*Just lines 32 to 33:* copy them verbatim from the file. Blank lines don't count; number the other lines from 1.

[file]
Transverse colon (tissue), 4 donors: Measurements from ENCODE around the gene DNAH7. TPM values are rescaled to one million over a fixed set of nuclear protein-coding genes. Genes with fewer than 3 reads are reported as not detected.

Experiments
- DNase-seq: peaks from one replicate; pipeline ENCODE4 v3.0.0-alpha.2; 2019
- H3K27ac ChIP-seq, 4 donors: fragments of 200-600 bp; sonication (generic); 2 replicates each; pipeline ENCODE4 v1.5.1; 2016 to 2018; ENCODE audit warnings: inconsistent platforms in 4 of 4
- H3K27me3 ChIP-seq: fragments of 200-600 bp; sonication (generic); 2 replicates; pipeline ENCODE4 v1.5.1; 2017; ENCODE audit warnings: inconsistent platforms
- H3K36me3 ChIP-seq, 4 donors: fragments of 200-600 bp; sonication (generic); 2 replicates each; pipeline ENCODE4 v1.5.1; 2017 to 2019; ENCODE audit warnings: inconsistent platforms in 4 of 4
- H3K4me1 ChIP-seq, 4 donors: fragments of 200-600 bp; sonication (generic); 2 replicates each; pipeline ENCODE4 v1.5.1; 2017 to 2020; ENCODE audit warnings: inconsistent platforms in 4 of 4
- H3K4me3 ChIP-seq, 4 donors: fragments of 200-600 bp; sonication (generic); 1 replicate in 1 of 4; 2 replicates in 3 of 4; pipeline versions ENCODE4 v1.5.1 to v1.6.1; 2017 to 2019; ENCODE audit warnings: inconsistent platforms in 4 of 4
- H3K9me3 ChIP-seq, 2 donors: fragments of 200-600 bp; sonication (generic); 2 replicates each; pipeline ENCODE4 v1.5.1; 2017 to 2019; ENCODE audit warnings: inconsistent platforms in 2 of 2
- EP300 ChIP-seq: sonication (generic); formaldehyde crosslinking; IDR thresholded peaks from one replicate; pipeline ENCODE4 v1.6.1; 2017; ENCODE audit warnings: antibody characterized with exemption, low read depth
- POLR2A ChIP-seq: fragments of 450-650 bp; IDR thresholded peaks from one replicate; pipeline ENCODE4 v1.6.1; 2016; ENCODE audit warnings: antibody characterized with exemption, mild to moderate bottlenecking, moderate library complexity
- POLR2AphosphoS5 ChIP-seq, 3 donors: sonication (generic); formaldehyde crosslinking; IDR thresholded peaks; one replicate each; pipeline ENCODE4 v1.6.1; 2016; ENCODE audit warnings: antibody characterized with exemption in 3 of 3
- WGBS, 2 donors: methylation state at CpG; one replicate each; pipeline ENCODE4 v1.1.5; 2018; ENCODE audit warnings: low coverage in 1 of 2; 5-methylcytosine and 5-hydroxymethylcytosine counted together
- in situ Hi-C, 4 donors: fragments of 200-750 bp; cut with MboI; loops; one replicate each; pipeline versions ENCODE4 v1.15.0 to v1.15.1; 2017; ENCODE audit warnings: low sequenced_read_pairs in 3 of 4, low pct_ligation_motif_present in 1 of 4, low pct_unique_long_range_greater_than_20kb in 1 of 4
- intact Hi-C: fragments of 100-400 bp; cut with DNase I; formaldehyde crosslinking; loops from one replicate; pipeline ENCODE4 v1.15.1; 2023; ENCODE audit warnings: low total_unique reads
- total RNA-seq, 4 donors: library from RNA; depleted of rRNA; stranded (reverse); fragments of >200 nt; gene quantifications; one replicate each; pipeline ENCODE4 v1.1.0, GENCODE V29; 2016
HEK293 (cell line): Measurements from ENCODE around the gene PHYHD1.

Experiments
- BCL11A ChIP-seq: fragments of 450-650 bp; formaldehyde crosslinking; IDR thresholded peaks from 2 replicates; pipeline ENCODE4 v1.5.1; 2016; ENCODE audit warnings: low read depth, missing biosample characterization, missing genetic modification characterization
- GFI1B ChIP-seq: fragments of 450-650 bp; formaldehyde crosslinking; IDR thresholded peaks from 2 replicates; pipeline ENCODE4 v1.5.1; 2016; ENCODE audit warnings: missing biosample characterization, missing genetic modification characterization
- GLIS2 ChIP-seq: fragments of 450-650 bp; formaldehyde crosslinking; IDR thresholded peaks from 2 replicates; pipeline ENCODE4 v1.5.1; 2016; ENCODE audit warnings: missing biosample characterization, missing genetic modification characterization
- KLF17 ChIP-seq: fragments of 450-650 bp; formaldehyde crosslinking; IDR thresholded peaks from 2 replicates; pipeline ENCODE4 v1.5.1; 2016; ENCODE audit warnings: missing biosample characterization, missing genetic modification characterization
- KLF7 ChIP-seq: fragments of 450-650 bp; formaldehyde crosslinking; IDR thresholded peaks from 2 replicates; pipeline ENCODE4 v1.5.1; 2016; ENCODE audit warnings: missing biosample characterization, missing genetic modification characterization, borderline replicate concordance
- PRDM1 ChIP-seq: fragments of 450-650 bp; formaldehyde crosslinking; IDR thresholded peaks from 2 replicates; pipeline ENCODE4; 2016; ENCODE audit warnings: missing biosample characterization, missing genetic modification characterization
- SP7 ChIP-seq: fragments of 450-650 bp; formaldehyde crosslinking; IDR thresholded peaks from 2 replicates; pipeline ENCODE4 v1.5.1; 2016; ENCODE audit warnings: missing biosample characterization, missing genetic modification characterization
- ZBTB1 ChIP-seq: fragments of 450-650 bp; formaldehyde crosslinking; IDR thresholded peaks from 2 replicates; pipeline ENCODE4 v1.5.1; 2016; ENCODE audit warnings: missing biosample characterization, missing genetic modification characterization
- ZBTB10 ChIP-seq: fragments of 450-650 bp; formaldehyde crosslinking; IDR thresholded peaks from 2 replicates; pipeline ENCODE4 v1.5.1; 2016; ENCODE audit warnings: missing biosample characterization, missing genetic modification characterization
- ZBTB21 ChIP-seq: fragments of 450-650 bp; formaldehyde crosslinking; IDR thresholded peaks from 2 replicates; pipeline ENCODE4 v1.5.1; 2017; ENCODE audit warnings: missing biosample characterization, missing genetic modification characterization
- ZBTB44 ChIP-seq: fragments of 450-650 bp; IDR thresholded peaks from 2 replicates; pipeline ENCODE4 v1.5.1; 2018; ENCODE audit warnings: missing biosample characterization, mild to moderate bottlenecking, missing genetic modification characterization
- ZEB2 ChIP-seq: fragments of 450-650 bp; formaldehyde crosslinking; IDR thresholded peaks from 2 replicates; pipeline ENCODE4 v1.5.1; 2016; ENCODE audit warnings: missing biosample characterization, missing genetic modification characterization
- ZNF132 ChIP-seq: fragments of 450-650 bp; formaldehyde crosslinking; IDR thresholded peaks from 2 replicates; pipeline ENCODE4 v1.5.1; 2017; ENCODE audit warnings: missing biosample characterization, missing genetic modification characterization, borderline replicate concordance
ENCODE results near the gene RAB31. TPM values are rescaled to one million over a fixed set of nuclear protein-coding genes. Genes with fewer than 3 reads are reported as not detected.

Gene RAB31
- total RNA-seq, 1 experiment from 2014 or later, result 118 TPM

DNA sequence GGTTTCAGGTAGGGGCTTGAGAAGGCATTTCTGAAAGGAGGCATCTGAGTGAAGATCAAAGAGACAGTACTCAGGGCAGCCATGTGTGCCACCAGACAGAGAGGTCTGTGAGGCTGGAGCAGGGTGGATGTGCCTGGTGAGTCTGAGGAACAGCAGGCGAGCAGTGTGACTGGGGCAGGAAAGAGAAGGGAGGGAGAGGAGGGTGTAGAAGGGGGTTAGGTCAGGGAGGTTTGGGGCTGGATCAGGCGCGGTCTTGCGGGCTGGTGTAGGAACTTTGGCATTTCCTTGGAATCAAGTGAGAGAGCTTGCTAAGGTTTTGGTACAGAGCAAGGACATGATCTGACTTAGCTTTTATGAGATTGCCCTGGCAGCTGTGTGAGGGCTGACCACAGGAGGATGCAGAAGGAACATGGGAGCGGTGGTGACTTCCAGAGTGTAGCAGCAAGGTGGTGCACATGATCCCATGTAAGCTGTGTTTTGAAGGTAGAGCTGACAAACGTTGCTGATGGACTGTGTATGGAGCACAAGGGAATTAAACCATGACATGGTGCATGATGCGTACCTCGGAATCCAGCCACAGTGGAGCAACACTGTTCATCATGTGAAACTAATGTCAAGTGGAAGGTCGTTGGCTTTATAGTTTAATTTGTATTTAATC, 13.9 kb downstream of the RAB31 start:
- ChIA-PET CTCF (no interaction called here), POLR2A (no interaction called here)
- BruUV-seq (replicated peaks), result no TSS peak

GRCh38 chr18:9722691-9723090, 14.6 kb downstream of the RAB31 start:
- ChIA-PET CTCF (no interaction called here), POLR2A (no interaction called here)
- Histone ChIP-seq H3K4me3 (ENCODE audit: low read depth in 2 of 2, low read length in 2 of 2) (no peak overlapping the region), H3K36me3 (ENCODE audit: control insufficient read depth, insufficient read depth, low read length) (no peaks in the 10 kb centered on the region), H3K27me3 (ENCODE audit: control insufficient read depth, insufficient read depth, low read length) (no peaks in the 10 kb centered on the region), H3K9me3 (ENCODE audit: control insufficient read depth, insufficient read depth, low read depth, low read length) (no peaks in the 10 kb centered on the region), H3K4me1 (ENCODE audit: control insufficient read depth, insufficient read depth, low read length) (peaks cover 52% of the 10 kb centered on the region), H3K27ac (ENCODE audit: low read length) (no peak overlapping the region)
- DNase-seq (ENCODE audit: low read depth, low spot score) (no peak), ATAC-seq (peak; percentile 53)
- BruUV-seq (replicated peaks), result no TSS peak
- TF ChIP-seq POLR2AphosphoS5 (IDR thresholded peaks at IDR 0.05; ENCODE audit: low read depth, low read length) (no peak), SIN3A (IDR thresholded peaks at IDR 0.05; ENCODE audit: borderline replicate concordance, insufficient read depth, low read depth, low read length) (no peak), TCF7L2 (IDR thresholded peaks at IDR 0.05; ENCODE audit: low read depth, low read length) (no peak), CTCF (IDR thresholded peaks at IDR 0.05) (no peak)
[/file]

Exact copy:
ENCODE results near the gene RAB31. TPM values are rescaled to one million over a fixed set of nuclear protein-coding genes. Genes with fewer than 3 reads are reported as not detected.

Gene RAB31